Since most of us are beginners, Kelly recommended working with or helping someone who is a more knowledgeable and experienced gardener. He also mentioned that most people grow more than they can eat, so sharing a plot with someone is advisable. Though there are many tools around for people to get started, what beginners are not taught is how to pick and eat the food they grow. Kelly, therefore, encouraged us to only take on what we can manage as to make sure we never waste any of the precious food we grow.
October 4, 2012, speakers–Bill Wood & Jennifer Smith, K-State Extension
Bill Wood is the county director at Douglas County Extension and took time out of his evening to share his knowledge of soil testing and fertilizers. Bill has soil and fertilizer choices worked down to a science, literally. He provided us with informative graphics, attached here, that list optimum soil pH range for various vegetables, materials to add to correct soil pH, properties of organic fertilizers and sidedressing. If you want to find out the pH, phosphorus and potassium composition of your garden’s soil, you can order a soil test from K-State Extension. The test costs only $7, and obtaining the results is rather simple. All you have to do is take 10 to 15 soil samples around your plot (making sure to go 6 to 8 inches deep), put them in a plastic cup, and take them to K-State Extension in Lawrence to be analyzed. You’ll have the results in 7 to 10 days, and can use Bill’s documents to see how you should treat your soil based on what they found.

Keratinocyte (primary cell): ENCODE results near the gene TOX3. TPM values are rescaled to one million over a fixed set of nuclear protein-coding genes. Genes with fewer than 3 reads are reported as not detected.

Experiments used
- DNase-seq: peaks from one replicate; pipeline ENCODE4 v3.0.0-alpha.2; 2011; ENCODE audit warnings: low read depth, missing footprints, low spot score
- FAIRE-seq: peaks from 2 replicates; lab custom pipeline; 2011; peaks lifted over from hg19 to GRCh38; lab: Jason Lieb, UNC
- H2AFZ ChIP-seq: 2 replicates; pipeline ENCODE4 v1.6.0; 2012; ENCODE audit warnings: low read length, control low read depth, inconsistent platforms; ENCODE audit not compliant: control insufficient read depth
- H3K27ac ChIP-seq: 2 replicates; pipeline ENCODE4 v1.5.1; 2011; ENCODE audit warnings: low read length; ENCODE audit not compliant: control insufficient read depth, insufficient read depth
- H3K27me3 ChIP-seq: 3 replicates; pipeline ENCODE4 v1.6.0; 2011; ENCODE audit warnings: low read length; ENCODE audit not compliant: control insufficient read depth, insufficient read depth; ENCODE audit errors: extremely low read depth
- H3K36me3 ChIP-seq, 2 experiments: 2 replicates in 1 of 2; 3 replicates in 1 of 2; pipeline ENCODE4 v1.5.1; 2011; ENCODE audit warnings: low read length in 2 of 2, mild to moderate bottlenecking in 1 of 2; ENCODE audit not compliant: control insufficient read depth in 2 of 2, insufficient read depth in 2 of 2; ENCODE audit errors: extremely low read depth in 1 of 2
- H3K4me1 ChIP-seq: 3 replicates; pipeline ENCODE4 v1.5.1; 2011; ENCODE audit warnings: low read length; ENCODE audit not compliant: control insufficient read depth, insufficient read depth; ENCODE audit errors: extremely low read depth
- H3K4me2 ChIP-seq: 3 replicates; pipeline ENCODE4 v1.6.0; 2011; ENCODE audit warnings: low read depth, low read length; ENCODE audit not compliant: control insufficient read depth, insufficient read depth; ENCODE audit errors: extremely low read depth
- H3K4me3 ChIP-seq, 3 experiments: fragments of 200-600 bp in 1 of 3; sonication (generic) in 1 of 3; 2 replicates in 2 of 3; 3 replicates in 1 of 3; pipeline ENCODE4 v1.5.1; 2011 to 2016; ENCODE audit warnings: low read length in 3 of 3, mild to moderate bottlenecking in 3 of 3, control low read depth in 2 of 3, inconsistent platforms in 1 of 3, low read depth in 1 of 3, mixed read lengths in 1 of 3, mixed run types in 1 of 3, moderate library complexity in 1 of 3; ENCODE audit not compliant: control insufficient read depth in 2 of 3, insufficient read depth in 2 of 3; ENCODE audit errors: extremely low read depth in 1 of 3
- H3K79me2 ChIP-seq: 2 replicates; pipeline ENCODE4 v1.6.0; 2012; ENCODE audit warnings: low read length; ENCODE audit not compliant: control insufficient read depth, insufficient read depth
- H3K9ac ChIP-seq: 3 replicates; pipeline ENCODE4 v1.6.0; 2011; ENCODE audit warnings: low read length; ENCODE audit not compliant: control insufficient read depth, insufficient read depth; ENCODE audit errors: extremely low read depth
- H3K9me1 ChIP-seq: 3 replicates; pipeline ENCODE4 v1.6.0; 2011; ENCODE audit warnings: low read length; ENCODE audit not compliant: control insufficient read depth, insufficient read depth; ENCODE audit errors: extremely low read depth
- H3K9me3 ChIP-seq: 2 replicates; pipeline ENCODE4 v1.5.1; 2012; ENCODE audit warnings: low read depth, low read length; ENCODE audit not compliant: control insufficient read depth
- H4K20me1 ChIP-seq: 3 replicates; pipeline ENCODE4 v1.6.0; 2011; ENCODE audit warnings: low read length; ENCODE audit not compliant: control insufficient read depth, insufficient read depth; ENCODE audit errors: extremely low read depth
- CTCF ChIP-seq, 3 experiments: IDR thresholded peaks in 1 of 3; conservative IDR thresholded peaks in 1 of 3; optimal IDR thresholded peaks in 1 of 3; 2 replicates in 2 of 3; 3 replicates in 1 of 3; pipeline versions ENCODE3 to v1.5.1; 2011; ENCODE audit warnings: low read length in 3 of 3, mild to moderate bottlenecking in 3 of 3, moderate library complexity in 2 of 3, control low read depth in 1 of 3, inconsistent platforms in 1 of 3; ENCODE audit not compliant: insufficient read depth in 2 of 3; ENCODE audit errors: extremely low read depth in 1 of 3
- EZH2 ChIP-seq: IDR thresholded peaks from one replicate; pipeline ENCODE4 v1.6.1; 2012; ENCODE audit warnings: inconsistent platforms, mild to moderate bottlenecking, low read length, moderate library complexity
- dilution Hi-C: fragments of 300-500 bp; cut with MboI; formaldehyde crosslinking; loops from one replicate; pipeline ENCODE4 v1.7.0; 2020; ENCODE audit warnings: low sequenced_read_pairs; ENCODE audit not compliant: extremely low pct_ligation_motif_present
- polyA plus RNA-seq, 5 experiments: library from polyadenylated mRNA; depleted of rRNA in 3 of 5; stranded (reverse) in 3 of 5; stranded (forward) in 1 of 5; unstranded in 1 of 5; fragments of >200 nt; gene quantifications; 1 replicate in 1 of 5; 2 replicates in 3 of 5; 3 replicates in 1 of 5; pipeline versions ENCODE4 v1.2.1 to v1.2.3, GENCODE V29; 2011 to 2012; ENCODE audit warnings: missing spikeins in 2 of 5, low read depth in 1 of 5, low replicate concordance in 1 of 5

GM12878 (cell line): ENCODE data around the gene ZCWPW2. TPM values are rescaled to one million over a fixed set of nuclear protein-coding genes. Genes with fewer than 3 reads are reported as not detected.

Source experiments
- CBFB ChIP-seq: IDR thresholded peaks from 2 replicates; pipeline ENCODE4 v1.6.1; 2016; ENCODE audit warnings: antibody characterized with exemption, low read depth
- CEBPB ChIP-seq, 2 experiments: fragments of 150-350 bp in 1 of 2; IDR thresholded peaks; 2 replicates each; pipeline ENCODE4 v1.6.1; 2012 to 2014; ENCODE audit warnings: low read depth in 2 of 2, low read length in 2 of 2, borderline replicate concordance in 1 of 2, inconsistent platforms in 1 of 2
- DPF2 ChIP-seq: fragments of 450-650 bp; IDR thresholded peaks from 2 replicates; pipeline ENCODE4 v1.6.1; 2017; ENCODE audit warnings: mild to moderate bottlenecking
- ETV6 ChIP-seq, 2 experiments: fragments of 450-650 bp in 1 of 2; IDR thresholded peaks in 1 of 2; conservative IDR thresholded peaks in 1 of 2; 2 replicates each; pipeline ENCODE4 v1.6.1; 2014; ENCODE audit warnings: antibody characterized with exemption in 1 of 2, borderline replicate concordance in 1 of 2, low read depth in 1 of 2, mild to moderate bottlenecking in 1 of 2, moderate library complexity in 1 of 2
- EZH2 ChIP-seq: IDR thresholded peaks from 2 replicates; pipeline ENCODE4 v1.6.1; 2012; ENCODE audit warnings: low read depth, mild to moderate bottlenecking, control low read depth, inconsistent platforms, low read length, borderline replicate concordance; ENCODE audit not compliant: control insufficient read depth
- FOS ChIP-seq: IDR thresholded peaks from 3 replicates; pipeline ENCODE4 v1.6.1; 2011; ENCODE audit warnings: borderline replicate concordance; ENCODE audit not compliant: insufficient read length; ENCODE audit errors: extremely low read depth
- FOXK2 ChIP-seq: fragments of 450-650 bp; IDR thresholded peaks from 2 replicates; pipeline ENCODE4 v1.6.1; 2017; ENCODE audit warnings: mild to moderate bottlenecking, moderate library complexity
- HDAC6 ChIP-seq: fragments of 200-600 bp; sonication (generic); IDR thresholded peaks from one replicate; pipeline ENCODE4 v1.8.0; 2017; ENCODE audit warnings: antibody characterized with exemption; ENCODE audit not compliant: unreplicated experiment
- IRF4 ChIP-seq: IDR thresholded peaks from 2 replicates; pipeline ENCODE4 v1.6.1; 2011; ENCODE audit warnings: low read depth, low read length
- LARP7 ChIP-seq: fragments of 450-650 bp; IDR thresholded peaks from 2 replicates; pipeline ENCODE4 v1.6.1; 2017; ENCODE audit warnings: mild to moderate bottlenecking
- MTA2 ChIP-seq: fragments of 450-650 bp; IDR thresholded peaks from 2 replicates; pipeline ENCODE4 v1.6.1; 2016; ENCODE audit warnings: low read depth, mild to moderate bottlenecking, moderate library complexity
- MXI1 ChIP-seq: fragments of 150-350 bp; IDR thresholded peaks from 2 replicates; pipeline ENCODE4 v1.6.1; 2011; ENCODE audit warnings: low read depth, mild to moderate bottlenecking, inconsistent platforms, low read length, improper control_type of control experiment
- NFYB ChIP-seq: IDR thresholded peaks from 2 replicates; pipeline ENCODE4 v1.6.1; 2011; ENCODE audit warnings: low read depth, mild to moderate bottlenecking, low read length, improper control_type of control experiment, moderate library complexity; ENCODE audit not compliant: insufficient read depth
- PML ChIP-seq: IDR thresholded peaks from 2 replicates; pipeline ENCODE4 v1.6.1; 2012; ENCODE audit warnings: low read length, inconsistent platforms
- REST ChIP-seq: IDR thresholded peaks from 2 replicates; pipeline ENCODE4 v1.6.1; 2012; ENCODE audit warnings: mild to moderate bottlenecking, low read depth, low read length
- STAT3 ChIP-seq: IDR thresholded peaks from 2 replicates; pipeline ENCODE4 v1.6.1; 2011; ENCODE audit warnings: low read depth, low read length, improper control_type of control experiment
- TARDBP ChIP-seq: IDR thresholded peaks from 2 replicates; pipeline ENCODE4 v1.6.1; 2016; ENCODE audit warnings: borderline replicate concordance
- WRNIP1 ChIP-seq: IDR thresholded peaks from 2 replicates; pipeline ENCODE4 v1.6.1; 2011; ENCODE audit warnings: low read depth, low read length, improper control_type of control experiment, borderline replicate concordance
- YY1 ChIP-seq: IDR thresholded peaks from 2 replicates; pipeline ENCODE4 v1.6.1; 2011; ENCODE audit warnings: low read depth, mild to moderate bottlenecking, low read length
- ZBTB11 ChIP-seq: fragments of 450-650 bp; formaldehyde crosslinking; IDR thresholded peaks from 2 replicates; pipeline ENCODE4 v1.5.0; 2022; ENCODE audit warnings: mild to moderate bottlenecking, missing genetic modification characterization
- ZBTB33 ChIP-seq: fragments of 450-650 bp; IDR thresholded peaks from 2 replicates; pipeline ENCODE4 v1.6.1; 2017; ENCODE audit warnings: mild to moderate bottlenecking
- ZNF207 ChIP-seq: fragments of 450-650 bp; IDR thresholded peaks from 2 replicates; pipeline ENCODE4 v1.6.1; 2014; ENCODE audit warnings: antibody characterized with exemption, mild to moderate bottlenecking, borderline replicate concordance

If you’re serious about getting into your gardening and being successful, Bill highly recommends getting the soil tested as to ensure you are giving the soil the nutrition it needs to birth healthy crops. If you need some more guidance on how to grow crops effectively, Bill suggested the “Kansas Garden Guide,” a book on the basics of getting a garden started and doing it right.
After being enlightened on the complexity of soil science, we heard about Good Agricultural Practices (GAPs) and Good Handling Practices (GHPs) from Extension Agent Jennifer Smith. The purpose of GAPs are to help minimize the risk of providing food that could cause food borne illness. Supermarkets, restaurants and farmers markets are the usual culprits for food borne illness, typically due to mishandling or a contaminant in the water or soil. GAPs were established in the 90s when there were salmonella outbreaks in fresh produce. It caused concerned among consumers and led to the creation of the program. As we’ve seen in recent years, outbreaks have become more common. As a result, GAPs and GHPs have as well. There are many ways to ensure produce does not get infected. By maintaining strict hand and produce washing rules, outbreak risks are significantly reduced. Following GAPs is currently by choice, but Jennifer suspects it will be required for farmers in the future. The important lesson to take from her presentation is that you should always wash your hands and food before taking that first bite. If you’re interested in reading up some more on GAPs and GHPs, check out “Food Safety Begins on the Farm.”
September 20, 2012, farm visit–Jill Elmers, Moon on the Meadow
Our most recent farm tour was at Moon on the Meadow. Jill Elmers owns and manages the three and a half acres of land in east Lawrence, and was nice enough to show us around. Moon on the Meadow got its beginnings when Jill and her business partner bought 34 acres of land. Even with her engineering background, she had always been interested in farming, and finally got the chance to truly get into it after this big purchase. After 20 years in the electrical engineering world, Jill will finally ring in the new year as a full-time farmer, which we could all tell she was very excited about.